Health Analysis

Medicare reform requires radical thinking

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Medicare quarterly statistics show a reversal of the trend in bulk-billing rates (Image by Joel Carrett | AAPIMAGE)

With reports of GPs struggling to keep up with the costs of running their practices and increased out-of-pocket fees to patients, urgent Medicare reform requires thinking outside the box, writes Professor Francesco Paolucci and Josefa Henriquez.

IN A RECENT article, authors Duckett, McDonald and Campbell argue for a new approach to amend “Medicare’s fabric”, which involves a shift from current practices where all GPs receive the Medicare Benefits Schedule (MBS) rebate subsidy while retaining the freedom to set their own fees on top. Instead, they propose that practices sign up to Medicare and agree to bulk-bill all their patients.

Reforming Medicare will require thinking outside the box. In this article, we propose an alternative approach to address the issues surrounding GP and primary care. Our proposal involves allowing private health insurers (PHI) to cover all GP and primary care costs.

Fundamental issues

Since the MBS fee freeze, there have been increasing reports of GPs struggling to keep up with the costs of running their practices or maintaining growth in profit margins. Medicare quarterly statistics show a reversal of the trend in bulk-billing rates, which peaked at 83.7 per cent in the last quarter of 2019-20. In the past year, this rate has reached a ten-year low of 76.8 per cent.

As a consequence, the burden on patients’ out-of-pocket spending has increased. Currently, the average patient contribution per service has reached $75.30. These higher costs have hampered access to care, which disproportionately affects Aboriginal and Torres Strait Islanders and Australians in rural and remote areas.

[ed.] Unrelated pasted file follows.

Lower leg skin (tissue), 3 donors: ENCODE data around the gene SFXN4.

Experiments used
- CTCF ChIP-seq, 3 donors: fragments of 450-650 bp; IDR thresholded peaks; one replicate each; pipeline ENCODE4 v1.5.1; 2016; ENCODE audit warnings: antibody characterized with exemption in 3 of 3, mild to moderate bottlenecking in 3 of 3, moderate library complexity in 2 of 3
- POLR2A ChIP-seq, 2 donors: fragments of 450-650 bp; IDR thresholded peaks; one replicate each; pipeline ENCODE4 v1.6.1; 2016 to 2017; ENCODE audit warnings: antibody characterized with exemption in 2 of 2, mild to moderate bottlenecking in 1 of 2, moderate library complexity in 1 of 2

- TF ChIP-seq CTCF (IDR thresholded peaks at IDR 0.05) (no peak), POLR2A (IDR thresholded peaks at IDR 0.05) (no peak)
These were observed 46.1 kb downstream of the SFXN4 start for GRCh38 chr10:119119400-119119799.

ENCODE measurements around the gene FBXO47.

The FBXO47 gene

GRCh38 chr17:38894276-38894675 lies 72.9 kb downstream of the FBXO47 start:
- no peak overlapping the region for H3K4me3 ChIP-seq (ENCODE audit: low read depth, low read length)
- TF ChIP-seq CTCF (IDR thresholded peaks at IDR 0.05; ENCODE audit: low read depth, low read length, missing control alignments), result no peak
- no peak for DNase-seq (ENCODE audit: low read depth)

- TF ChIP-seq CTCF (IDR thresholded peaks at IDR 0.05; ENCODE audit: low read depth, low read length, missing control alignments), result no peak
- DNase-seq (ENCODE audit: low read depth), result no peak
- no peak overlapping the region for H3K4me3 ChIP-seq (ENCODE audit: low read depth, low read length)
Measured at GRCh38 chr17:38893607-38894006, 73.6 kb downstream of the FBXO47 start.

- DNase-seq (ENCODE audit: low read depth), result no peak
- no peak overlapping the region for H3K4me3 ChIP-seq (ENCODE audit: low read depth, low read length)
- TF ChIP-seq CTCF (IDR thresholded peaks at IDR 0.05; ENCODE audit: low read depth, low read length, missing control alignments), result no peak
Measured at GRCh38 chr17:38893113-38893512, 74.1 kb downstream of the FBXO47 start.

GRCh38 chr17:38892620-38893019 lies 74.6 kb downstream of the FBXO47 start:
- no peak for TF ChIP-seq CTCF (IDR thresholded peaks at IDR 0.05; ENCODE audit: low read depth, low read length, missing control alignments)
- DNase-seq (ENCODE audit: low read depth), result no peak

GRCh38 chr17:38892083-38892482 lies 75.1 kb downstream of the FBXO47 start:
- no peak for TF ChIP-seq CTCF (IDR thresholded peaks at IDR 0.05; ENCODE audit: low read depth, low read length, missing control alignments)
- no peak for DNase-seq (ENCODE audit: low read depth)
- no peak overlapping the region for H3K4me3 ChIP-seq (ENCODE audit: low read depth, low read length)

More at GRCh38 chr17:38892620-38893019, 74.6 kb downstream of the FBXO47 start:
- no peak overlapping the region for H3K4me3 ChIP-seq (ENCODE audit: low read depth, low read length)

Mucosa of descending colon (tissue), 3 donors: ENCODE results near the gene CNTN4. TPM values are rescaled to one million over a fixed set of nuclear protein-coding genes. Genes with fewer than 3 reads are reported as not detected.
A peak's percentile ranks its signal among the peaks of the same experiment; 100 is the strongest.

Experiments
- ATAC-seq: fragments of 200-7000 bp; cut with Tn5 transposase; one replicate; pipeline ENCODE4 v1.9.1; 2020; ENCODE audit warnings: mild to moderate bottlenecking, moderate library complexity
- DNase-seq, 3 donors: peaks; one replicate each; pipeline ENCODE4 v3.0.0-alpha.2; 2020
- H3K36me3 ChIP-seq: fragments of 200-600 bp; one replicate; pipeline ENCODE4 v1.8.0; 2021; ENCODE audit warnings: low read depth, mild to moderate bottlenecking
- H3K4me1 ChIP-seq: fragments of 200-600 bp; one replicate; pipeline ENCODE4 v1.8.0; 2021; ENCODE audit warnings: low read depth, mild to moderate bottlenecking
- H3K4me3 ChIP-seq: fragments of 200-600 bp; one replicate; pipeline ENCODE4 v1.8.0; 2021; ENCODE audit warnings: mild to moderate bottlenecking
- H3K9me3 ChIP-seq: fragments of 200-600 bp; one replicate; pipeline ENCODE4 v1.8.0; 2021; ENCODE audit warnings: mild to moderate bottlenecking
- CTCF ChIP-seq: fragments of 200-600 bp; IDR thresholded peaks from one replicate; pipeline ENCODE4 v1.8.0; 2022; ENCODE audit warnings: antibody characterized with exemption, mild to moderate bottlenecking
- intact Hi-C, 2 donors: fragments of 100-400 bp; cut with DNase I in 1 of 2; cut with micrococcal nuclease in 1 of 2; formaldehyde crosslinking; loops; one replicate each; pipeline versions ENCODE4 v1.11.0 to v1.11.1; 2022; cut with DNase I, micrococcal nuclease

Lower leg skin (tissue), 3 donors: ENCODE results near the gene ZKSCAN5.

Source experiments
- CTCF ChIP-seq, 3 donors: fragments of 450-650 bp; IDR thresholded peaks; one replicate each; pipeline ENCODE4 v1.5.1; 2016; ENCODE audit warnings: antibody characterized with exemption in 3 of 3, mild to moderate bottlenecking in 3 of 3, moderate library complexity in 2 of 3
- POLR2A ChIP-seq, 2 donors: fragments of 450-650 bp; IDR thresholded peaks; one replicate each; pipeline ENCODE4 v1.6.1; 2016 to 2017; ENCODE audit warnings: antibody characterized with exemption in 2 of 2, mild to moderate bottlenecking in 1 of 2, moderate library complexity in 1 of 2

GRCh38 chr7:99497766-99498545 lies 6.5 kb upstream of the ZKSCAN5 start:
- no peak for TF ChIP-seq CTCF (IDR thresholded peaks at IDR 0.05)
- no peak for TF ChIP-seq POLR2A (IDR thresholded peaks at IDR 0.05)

Forgoing or delaying visits to primary care due to financial reasons can be dangerous as it might lead to a worsening of patients’ health. As a substitute, this has resulted in increased presentations in emergency departments, which are free of charge. Ultimately, this solution is more costly for the healthcare system, making it inefficient and inequitable.

These issues have motivated the Albanese Government to establish the Strengthening Medicare Taskforce, which made four recommendations in its report:

  • to increase access to primary care;
  • to encourage multidisciplinary team-based care;
  • to modernise primary care; and 
  • to support change management and cultural change.

Risks of the “participating provider” approach

Although the participating provider approach proposed by Duckett, McDonald and Campbell has good intentions, it suffers from a series of shortcomings. Primarily, it would benefit those who are able to enrol with a participating practitioner who has their books open and little to no waiting lists. These individuals would certainly confront no gap payments.

However, the success of this strategy is conditional upon providers participating and there being an adequate supply of providers. One of the main determinants influencing their participation will be the fairness of the remuneration offered, as pointed out by Duckett et al.

The current shortage of healthcare providers – which, according to the Australian Medical Association (AMA), is expected to reach a "staggering" number of 10,600 by 2031 – coupled with high demand for services, creates a scenario where opting out of Medicare MBS fee rebates and charging clients their own full fee becomes more of a real and appealing option for practitioners. This once again highlights the importance of price signals and, therefore, of attractive remunerations.

A fair remuneration strategy that is not accompanied by a plan to increase competition by adding more doctors to the workforce will eventually lead to inflationary practices, which in turn, may require cost control measures such as budget constraints.

If left unmanaged, this can result in actions such as closing books and longer waiting times — all of which threaten equity and efficiency and can ultimately make the cure worse than the disease.

What would it mean for PHI to cover all GP and primary care costs?